Wednesday, April 13, 2011
Thursday, April 7, 2011
- Why do you think Douglass added the appendix?
- What does he mean by “slaveholding religion”?
- Why does Douglass contend that the church turns the other cheek on the treatment of slaves?
- How does he compare the slaveholding Christians to the Pharisees and ancient scribes?
- How does he criticize the church of the north?
QUOTES - You do not have to explain each quote. Instead, use these quotes to summarize, in one paragraph, FD's feelings on religion and slavery.
“Between the Christianity of this land, and the Christianity of Christ, I recognized the widest possible difference-so wide, that to receive the one as good, pure, and holy, is of necessity to reject the other as bad, corrupt, and wicked. To be the friend of the one, is of necessity to be the enemy of the other. I love the pure, peaceable, and impartial Christianity of Christ: I therefore hate the corrupt, slaveholding, women-whipping, cradle-plundering, partial and hypocritical Christianity of this land” (p. 120).
“The slave prison and the church stand near each other. The clanking of fetters and the rattling of chains in the prison, and the pious psalm and solemn prayer in the church, may be heard at the same time” (p. 121).
“The dealer gives his blood-stained gold to support the pulpit, and the pulpit, in return, covers his infernal business with the garb of Christianity” (p. 121).
“They would be shocked at the proposition of fellowshipping a sheep-stealer; and at the same time they hug to their communion a man-stealer” (p. 123).
“They attend with Pharisaical strictness to the outward forms of religion, and at the same time neglect the weightier matters of law, judgment, mercy, and faith” (p. 123).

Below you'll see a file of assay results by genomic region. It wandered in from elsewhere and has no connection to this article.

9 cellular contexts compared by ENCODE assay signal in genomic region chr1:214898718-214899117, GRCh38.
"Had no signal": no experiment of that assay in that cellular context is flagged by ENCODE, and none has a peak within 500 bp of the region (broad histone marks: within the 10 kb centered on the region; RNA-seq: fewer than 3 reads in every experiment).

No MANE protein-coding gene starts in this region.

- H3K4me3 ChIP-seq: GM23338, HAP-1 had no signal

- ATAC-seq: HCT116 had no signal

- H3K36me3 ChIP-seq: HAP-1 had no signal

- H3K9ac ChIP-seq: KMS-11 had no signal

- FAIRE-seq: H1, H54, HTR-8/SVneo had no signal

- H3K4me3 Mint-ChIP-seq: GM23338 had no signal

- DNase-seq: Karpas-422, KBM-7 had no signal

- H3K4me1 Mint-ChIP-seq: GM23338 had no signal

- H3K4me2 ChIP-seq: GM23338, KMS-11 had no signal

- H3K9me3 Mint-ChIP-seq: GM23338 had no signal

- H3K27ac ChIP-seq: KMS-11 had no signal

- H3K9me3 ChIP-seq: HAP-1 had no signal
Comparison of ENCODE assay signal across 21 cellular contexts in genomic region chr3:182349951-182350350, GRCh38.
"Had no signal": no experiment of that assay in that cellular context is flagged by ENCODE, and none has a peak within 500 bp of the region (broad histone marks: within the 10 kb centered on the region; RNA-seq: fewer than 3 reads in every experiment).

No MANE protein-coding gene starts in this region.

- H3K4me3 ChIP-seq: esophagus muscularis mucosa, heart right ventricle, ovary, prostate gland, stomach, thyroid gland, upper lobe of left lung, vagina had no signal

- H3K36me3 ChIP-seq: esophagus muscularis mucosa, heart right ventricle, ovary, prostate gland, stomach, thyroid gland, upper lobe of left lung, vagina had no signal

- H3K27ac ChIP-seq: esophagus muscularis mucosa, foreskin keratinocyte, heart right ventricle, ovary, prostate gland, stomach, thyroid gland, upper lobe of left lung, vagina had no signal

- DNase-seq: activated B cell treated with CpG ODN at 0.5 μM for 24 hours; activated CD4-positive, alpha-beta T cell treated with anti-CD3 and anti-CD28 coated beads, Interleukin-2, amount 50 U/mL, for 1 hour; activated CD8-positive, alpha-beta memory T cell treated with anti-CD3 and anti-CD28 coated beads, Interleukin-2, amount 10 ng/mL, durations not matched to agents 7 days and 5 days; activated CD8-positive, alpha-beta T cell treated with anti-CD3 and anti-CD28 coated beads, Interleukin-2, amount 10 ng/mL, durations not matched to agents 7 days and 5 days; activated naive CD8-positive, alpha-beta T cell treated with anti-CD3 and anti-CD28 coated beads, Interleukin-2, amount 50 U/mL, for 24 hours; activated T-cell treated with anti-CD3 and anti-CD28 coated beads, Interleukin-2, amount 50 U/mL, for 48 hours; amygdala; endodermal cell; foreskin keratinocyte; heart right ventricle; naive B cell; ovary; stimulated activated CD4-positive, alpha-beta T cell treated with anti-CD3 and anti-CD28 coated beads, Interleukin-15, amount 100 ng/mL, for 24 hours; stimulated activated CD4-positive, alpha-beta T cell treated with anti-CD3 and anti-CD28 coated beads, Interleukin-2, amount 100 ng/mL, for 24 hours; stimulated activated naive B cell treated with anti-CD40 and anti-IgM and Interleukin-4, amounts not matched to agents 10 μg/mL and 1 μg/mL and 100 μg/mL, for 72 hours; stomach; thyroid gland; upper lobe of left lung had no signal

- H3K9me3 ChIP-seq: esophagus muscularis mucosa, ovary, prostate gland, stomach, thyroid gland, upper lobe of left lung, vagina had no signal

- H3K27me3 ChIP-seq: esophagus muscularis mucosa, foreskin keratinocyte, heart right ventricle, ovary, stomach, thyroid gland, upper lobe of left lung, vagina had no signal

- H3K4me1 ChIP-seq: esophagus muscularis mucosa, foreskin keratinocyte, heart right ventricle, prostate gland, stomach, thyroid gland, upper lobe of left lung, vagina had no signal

“They are they who are represented as professing to love God whom they have not seen, whilst they hate their brother whom they have seen” (p. 123).
“They love the heathen on the other side of the globe. They can pray for him, pay money to have the Bible put into his hand, and missionaries to instruct him; while they despise and totally neglect the heathen at their own doors” (p. 123).
- For what two reasons does Frederick tell us that he cannot relate the means of his escape?
- Why does he not approve of the underground railroad?
- What does Master Hugh do to attempt to encourage Frederick to continue to earn money? What effect does his
- encouragement have?
- What does Frederick ask of Master Thomas? What is he told?
- What arrangement does Frederick eventually make with Master Hugh? Why is this arrangement to Master Hugh’s
- advantage? Why does Frederick agree to it?
- What does Master Hugh do when he discovers that Frederick has left town to find work?
- Why does Frederick decide to work hard despite the dissolution of their agreement?
- When and to where does Frederick run away?
- Why does he feel so lonely?
- Who helps Frederick in New York? How?
- How is it possible for Frederick and Anna to marry? Why is their marriage such an important event?
- Why does Mr. Ruggles suggest that Frederick not stay in New York and go to New Bedford, Massachusetts?
- Who helps Frederick and Anna in New Bedford? What does he do for them?
- Why did Frederick change his name so many times? Who chooses Douglass? Why?
- What had Douglass believed about life in the North? Was he correct? What does he find about life in the North?
- How were the wharves in New Bedford different from those in Baltimore?
- What conditions did he find for “colored people”?
- What does Douglass discover about prejudice against color in New Bedford?
- How does Douglass make a living when he can’t find work as a caulker?
- How does Douglass become known to the “anti-slavery world”?
- Why is Douglass at first reluctant to speak out against slavery?